Fuel to the Fire

How Trump Made America’s Broken Foreign Policy Even Worse (and How We Can Recover)

Fuel to the Fire Book

As a presidential candidate, Donald Trump broke not only from the Republican Party but also from the bipartisan consensus on U.S. foreign policy. Calling the Iraq War a terrible mistake and lamenting America’s nation‐​building expedi­tions, Trump evinced little interest in maintaining the traditional form of American leadership of the liberal international order. Instead, Trump’s “America First” vision called for a reassertion of American nationalism on the economic front as well as in foreign affairs.


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Since Trump took office, it has become clear that “America First” was more of a campaign slogan than a coherent vision of American grand strategy. As president, Trump has steered a course that has maintained some of the worst aspects of previous foreign policy—namely, the pursuit of primacy and frequent military inter­vention—while managing to make a new set of mistakes all his own.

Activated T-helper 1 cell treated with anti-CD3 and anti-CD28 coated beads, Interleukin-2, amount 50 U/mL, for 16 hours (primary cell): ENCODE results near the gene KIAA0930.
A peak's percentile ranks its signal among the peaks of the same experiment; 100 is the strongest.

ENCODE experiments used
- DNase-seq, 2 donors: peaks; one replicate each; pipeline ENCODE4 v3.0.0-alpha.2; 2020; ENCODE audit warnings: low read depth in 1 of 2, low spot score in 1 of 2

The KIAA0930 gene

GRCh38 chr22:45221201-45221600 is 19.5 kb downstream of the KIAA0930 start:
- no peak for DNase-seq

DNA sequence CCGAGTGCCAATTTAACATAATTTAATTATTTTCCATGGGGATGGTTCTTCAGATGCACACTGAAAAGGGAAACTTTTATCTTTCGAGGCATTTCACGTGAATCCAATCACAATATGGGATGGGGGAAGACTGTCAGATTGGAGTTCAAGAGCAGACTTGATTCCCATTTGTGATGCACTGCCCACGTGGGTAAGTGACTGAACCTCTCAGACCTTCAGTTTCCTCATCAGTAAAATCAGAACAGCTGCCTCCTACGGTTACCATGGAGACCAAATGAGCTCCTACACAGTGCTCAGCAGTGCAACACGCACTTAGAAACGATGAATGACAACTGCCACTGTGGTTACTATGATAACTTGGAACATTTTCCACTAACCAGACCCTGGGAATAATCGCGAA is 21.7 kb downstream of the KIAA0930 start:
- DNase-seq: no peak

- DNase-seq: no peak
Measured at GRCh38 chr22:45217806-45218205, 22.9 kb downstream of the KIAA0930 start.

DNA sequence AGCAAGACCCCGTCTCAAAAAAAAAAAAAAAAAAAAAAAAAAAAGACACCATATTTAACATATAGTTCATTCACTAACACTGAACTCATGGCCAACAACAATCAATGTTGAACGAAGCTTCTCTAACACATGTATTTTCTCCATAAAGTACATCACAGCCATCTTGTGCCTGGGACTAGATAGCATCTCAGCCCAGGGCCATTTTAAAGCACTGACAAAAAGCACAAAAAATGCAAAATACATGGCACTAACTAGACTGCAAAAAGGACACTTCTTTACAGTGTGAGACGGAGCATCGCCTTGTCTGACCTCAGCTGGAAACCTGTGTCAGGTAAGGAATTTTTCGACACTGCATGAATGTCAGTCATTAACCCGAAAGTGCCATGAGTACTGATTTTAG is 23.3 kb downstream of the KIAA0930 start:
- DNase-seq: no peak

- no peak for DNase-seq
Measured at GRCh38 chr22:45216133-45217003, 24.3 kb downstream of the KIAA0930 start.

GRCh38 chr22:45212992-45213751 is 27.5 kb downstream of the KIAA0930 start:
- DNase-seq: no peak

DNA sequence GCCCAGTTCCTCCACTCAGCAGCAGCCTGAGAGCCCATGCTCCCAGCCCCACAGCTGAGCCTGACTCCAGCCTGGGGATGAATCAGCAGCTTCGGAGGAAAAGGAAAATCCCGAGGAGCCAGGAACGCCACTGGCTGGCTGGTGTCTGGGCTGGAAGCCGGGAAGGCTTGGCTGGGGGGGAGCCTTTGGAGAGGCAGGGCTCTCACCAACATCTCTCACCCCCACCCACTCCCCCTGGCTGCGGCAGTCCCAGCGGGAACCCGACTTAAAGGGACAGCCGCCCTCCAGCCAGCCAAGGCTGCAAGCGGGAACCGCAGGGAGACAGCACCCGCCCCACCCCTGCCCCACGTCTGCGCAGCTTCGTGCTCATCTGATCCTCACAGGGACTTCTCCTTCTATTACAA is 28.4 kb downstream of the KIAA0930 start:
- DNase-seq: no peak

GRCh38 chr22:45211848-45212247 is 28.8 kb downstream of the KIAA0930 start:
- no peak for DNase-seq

While President Trump continues to muddle along, now is the time to consider what should come after. In Fuel to the Fire, the authors characterize and explain Trump’s foreign policy doctrine and the effect that he likely will have on U.S. foreign policy during his tenure. Further­more, they provide policy recommendations that are centered on restraint—a radical departure from America’s expansive global military role in the world but a return to the historical American focus on trade and diplomacy.

“Reading this book won’t cheer you up, but it will make you smarter. Fuel to the Fire is a comprehensive and dispassionate account of Donald Trump’s failing foreign policy, and it points the way toward a more effective grand strategy.”

— Stephen M. Walt, Robert and Renée Belfer Professor of International Affairs at Harvard University’s John F. Kennedy School of Government

“At a time when American foreign policy is badly in need of a reboot, this provocative, powerfully argued call to move past a failing insistence on militarized primacy is a welcome addition to the debate.”

— Ben Rhodes, deputy national security advisor to President Barack Obama, 2009–2017